ADVERTISEMENT

ADVERTISEMENT

Local retirees rejoice after steep benefits cut delayed, but path forward unclear

FARGO--Transportation and warehouse retirees are rejoicing over a federal official's decision to reject a plan that would have slashed their pensions by up to 60 percent this summer.

Dennis Kooren, left, 63, and Dave Schmidt, 68, of Fargo are concerned about their financial futures after the retired UPS drivers had their pensions cut in half as a result of the Central States Pension Fund's recent slash of almost 300,000 retirees' plans. Dave Wallis / The Forum
Dennis Kooren, left, 63, and Dave Schmidt, 68, of Fargo are concerned about their financial futures after the retired UPS drivers had their pensions cut in half as a result of the Central States Pension Fund's recent slash of almost 300,000 retirees' plans. Photo by Dave Wallis / Forum News Service.

FARGO--Transportation and warehouse retirees are rejoicing over a federal official's decision to reject a plan that would have slashed their pensions by up to 60 percent this summer.

The U.S. Treasury Department recently rejected a proposal that would cut retirement payments under the Central States Pension Fund to 2,000 North Dakota families and 400,000 retirees nationwide. That blocked cuts set to take effect in July, but the next step is still unclear.

"It is exactly what we want at this stage," said Dennis Kooren, a retired UPS driver in Fargo and spokesman for the North Dakota Committee Protecting Seniors' Rights, which represents pensioners. "We won this battle, but we still have the war."

Kooren has said the pension cuts will affect at least 40 retired UPS drivers in the Fargo area.

The $16.1 billion fund for Teamsters union retirees covers workers from the trucking and grocery warehouse supply industries. The fund is in dire financial health. For every $3.46 it pays out in benefits, the fund takes in only $1 from employers, translating into an annual shortfall of $1 billion.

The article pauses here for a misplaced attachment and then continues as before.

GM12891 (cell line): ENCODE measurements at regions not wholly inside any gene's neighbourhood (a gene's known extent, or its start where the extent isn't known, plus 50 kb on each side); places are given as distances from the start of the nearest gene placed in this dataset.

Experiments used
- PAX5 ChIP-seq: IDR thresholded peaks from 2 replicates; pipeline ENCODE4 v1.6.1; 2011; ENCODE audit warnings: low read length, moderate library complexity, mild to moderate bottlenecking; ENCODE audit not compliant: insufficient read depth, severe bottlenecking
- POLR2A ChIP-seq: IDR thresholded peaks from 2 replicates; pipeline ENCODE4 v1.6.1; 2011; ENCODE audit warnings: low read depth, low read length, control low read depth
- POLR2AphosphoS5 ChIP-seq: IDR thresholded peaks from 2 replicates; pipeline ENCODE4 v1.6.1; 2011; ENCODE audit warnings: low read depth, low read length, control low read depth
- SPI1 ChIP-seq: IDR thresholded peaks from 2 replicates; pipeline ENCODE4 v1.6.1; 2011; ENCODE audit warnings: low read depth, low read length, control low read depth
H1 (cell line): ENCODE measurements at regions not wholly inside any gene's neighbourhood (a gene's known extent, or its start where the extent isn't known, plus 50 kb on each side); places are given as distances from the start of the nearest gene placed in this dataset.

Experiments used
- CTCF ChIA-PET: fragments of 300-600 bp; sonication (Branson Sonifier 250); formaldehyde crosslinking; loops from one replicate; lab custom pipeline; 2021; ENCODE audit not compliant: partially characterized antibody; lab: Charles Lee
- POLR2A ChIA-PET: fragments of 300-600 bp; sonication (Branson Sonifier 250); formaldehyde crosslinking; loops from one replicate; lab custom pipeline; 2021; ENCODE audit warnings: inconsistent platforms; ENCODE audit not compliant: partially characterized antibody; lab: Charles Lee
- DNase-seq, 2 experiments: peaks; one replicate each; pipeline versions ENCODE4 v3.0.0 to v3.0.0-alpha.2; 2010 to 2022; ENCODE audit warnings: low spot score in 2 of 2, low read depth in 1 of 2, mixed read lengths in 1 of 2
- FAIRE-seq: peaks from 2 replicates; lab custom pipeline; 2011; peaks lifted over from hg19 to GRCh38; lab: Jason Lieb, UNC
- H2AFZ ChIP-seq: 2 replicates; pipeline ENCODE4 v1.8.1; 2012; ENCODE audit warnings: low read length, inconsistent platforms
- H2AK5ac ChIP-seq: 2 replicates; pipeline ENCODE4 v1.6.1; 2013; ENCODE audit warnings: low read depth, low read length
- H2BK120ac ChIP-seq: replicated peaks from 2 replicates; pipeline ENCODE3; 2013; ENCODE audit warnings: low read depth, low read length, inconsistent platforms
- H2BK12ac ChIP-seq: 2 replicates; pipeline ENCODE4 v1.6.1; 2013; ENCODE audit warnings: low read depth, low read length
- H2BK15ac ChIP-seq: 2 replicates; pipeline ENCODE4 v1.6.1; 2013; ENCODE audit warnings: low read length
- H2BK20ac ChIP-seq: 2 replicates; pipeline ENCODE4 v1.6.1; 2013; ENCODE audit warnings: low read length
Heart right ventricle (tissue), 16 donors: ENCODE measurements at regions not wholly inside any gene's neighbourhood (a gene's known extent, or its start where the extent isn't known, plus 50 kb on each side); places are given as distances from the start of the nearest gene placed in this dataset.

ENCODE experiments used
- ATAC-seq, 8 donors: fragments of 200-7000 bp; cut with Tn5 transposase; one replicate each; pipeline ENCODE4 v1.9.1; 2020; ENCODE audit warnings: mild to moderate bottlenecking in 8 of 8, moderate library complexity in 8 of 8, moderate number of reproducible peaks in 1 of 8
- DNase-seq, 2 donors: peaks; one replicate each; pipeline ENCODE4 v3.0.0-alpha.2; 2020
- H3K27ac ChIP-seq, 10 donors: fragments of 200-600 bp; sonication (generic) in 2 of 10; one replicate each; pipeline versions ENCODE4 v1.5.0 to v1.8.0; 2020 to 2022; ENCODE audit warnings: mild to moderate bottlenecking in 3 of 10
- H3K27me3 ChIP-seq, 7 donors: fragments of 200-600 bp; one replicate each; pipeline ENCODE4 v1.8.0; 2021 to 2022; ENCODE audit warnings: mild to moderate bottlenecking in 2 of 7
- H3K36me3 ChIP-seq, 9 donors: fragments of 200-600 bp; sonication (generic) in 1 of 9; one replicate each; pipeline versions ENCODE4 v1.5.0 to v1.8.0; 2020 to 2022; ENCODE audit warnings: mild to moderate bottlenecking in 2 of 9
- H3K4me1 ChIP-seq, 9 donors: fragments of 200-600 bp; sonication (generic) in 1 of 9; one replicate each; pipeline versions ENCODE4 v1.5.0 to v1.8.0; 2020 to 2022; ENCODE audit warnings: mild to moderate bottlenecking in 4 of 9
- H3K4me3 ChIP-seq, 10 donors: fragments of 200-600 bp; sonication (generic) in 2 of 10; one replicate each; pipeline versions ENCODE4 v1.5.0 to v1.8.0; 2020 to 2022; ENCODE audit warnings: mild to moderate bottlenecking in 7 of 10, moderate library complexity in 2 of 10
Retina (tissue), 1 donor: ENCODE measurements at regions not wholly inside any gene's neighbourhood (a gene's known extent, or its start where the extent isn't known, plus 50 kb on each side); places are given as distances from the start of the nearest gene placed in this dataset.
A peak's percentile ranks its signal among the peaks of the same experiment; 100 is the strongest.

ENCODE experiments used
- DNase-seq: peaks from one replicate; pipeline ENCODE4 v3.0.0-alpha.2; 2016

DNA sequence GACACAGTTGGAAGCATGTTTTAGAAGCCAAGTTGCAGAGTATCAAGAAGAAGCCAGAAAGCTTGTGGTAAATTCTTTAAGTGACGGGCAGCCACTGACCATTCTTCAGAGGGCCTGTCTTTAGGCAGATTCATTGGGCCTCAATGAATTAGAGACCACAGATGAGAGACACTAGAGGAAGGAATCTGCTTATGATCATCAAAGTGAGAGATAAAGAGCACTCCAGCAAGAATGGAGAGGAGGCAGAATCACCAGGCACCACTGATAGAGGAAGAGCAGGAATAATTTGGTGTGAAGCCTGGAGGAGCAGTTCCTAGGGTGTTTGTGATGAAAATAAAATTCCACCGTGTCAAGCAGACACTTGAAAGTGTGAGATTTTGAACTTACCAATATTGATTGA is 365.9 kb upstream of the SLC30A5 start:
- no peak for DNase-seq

ADVERTISEMENT

To keep the pension plan from becoming solvent, Central States Pension Fund sought steep cuts in retirees' benefits, threatening their secure retirements. Workers often rely heavily on their pensions, since the heavy, repetitive lifting required of their jobs forced many to retire early.

Kooren, for example, retired with a partial disability eight years ago at age 55. He needed knee replacement surgery, and all of his joints were painful and swollen from lifting boxes as heavy as 150 pounds.

For his 30 years on the job, he contributed an average of $1,200 a month toward his pension--a sum that topped $400,000. But that nest egg is at risk because of the fund's losses, losses Kooren blames on mismanagement by Wall Street financial management firms.

Pensioners aren't seeking a bailout, Kooren said. Instead, they want to hold those who ran the fund aground held accountable.

"We want solutions," Kooren said, "not bailouts."

Legislation Congress passed in 2014 enabled the proposed steep pension cuts that Treasury has rejected as unfair and for failing to meet certain legal standards.